Some components, which are often optional accessories on sports bicycles, are standard features on utility bicycles to enhance their usefulness and comfort. Mudguards, or fenders, protect the cyclist and moving parts from spray when riding through wet areas and chainguards protect clothes from oil on the chain while preventing clothing from being caught between the chain and crankset teeth. Kick stands keep bicycles upright when parked, and bike locks deter theft. Front-mounted baskets, Luggage carriers, and panniers mounted above either or both wheels can be used to carry equipment or cargo. Pegs can be fastened to one, or both of the wheel hubs to either help the rider perform certain tricks, or allow a place for extra riders to stand, or rest. Parents sometimes add rear-mounted child seats, an auxiliary saddle fitted to the crossbar, or both to transport children.
Toe-clips and toestraps and clipless pedals help keep the foot locked in the proper pedal position and enable cyclists to pull and push the pedals. Technical accessories include cyclocomputers for measuring speed, distance, heart rate, GPS data etc. Other accessories include lights, reflectors, mirrors, water bottles and cages, and bell.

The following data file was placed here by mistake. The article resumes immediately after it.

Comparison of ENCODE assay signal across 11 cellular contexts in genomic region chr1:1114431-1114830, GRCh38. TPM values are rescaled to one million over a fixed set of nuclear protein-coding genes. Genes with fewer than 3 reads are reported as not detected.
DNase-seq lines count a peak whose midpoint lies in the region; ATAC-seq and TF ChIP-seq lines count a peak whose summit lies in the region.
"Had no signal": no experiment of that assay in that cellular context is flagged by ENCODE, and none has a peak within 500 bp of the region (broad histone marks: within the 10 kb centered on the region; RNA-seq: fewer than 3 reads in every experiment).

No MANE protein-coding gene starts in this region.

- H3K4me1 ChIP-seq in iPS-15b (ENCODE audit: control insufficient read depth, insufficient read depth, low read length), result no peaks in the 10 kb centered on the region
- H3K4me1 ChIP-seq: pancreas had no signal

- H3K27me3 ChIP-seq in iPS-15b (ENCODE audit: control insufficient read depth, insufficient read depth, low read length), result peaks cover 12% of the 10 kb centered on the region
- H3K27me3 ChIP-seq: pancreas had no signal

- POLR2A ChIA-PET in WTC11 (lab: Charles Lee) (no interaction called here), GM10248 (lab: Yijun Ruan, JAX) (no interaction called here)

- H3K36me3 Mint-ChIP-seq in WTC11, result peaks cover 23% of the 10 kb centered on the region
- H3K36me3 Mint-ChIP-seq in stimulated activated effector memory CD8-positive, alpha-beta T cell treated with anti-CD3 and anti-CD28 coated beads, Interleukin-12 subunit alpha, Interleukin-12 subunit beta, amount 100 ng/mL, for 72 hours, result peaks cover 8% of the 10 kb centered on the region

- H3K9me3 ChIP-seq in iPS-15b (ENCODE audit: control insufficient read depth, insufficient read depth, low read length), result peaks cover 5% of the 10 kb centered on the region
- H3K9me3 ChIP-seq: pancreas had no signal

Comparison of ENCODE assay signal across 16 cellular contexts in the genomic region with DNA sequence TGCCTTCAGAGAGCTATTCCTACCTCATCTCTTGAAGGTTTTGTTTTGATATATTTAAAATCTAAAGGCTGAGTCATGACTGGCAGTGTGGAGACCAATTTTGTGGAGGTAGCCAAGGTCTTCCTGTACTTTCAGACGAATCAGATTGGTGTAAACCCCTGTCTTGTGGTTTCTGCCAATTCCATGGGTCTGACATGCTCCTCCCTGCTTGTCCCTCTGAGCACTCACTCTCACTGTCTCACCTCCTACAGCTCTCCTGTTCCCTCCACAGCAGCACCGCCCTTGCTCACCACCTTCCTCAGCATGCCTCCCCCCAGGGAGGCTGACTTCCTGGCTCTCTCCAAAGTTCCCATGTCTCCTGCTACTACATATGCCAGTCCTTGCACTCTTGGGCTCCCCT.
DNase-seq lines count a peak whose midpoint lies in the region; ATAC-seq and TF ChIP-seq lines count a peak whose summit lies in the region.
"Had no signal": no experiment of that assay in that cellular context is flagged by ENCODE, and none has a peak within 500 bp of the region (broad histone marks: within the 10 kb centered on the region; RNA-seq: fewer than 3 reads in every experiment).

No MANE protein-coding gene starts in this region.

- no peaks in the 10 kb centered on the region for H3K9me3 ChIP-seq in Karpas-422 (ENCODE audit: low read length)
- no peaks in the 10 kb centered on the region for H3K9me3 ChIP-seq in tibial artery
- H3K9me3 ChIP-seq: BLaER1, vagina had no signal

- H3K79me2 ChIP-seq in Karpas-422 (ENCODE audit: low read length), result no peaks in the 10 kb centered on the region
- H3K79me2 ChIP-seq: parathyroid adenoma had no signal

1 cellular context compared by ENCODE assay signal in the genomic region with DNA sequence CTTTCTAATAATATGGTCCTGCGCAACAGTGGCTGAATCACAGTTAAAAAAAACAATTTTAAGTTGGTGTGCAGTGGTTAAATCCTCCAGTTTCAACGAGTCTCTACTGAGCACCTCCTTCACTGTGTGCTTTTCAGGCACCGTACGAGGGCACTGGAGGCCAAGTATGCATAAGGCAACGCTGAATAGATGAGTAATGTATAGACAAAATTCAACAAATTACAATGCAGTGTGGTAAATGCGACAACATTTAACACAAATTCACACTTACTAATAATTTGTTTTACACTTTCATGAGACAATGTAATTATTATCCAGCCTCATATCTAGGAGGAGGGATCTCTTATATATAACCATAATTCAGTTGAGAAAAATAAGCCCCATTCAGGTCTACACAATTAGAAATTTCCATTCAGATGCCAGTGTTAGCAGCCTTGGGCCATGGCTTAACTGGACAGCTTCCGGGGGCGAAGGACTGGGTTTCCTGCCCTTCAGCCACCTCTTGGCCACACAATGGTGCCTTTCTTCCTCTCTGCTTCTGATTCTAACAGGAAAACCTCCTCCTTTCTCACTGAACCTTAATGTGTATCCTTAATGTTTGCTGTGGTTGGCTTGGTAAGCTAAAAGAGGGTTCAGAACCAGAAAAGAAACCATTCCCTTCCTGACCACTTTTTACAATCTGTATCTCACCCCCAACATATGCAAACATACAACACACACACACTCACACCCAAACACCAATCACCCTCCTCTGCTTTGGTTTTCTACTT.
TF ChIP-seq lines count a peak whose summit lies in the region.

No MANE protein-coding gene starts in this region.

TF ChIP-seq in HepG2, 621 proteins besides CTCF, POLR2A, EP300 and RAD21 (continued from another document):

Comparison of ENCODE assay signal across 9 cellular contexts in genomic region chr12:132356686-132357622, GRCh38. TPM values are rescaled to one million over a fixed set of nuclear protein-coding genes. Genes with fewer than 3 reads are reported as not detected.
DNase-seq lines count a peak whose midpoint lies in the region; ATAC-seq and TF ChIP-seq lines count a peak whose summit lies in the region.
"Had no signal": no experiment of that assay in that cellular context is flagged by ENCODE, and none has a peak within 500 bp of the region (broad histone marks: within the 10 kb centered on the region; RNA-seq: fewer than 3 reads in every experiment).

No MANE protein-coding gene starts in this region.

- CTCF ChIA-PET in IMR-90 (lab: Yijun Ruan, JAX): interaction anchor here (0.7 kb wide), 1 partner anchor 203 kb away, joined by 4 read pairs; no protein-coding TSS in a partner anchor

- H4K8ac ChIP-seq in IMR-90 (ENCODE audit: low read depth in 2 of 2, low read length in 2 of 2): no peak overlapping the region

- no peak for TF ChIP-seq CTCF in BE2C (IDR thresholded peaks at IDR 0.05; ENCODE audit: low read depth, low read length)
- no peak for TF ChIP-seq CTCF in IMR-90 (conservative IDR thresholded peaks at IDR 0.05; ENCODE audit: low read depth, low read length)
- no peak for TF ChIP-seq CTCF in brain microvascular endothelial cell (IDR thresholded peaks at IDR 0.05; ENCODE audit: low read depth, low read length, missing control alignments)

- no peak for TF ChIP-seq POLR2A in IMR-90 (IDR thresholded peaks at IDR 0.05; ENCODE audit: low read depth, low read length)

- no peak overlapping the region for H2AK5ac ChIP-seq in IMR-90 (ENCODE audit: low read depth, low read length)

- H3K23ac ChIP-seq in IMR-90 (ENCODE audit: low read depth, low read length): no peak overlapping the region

Bicycle helmets can reduce injury in the event of a collision or accident, and a suitable helmet is legally required of riders in many jurisdictions. Helmets may be classified as an accessory or as an item of clothing.
Bike trainers are used to enable cyclists to cycle while the bike remains stationary. They are frequently used to warm up before races or indoors when riding conditions are unfavorable.
Bicycles can also be fitted with a hitch to tow a trailer for carrying cargo, a child, or both.
A number of formal and industry standards exist for bicycle components to help make spare parts exchangeable and to maintain a minimum product safety.
The International Organization for Standardization (ISO) has a special technical committee for cycles, TC149, that has the following scope: "Standardization in the field of cycles, their components and accessories with particular reference to terminology, testing methods and requirements for performance and safety, and interchangeability."
The European Committee for Standardization (CEN) also has a specific Technical Committee, TC333, that defines European standards for cycles. Their mandate states that EN cycle standards shall harmonize with ISO standards. Some CEN cycle standards were developed before ISO published onward together their standards, leading to strong European influences in this area. European cycle standards tend to describe minimum safety requirements, while ISO standards have historically harmonized parts geometry.